Wodonga president Leo McGhee says Jack Craig's last game with the club showcased his growing maturity.
Craig will leave his beloved Bulldogs to tackle Premier Cricket with Melbourne.
Wodonga toppled Lavington in this year's preliminary final by six wickets after the home team was set 127 for victory.
"Some of those smaller run chases in finals can be difficult and we lost a couple of wickets early, but Robbie Jackson and Jack were determined not to give Lavington a sniff because (NSW Country paceman) Ryan Brown was bowling a lot of his overs at the front end, trying to break through," McGhee said.
"Jack was really mature, he ended up with around 30 whereas in years gone by he might have tried to blast a quick 60 or 70 to win the game.
"He realised the situation and that we needed he and 'Jacko' to get the job done."
Craig's 29 came from 63 balls and, as it turned out, that was his last knock prior to the move.
The grand final the following week against North Albury was abandoned after CAW followed Cricket Australia's directive to cancel all matches due to the coronavirus
The 25-year-old has spoken previously about showing more maturity in his batting, but he realises he will have to take it to yet another level at the higher standard.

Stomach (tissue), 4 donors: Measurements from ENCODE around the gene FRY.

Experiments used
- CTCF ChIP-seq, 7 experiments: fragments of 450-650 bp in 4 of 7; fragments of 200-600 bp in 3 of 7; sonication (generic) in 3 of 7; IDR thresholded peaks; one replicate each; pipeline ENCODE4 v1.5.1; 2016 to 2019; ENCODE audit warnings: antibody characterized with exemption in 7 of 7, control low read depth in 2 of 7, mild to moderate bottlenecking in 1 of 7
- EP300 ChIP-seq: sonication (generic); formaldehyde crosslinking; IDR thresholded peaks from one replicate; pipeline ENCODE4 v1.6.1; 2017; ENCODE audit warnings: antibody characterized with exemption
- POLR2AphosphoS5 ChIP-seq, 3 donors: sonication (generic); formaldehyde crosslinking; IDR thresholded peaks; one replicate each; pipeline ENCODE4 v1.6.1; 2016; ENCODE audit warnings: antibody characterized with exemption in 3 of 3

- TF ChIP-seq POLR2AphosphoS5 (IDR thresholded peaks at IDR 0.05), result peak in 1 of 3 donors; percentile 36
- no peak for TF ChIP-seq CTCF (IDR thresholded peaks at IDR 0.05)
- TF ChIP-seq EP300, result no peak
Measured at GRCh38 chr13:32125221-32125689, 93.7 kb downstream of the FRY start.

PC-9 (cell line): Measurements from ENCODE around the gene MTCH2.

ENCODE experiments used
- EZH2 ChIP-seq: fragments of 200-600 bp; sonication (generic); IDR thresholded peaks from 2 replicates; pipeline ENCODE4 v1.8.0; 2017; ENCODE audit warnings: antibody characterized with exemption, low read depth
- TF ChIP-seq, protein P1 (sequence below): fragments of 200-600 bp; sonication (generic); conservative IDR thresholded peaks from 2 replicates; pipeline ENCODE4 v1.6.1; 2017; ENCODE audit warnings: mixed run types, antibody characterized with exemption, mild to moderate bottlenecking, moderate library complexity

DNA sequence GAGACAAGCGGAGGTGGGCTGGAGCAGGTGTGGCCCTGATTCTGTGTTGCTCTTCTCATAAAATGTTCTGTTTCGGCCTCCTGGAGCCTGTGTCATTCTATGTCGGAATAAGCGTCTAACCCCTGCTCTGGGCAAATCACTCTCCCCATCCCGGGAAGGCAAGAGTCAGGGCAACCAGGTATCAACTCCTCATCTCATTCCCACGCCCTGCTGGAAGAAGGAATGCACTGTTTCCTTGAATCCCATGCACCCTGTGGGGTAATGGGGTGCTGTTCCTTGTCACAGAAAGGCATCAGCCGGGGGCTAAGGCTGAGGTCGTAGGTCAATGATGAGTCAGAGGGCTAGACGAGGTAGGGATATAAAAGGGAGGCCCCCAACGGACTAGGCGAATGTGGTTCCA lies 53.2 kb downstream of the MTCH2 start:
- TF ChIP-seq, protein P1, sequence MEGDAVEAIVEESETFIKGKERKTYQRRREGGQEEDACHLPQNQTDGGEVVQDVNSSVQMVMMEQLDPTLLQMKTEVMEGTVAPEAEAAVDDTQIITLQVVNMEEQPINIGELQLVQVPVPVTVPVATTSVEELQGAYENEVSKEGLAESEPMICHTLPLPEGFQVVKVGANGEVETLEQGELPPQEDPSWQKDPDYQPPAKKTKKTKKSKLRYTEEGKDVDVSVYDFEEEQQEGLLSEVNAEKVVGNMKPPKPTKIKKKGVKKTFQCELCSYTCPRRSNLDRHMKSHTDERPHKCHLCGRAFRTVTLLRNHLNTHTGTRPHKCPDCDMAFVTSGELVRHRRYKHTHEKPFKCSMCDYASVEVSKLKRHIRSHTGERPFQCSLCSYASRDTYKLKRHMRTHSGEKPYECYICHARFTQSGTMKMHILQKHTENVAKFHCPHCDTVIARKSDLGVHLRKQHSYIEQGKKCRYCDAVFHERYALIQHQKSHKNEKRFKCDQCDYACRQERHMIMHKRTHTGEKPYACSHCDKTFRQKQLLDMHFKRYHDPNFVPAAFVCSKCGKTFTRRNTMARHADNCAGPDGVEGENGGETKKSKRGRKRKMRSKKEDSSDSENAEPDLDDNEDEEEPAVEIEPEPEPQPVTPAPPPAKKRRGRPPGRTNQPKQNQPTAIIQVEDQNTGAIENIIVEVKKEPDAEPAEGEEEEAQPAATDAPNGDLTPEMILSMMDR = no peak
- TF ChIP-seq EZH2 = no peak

"I do want to improve on my patience with batting, I've always been an attacking batsman. but where I fall off a bit is patience," he said.
McGhee also pointed to Craig's improving off-field dedication as another example of his maturity.
"There was a stage before Christmas where Robbie Jackson, Jack and myself were doing a fitness session and we wanted to get Jack down there because he was trying to improve his fitness," he said.
"After we'd finished, Jack said, 'do you guys want to do some extras and for a run'?
"In the past he might not have necessarily put himself through that, we marked that as a bit of a point where he had some pretty lofty goals that he wanted to achieve and he was starting to push us.
"The fact that he was taking it seriously showed that he was starting to combine the hard work with his talent."
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Craig claimed his first Cricketer of the Year award, racking up 742 runs at 41, across the association's two formats, and snaring 34 wickets at 17 apiece with his off-spin.
"If you never try, you never know," McGhee said of the decision to tackle Victoria's highest club standard.
"He might as well try and get everything out of himself as he can, so we're all extremely proud of him and we're also proud that we've produced a player to go to Melbourne and hopefully play some good first grade cricket and whatever else comes with it."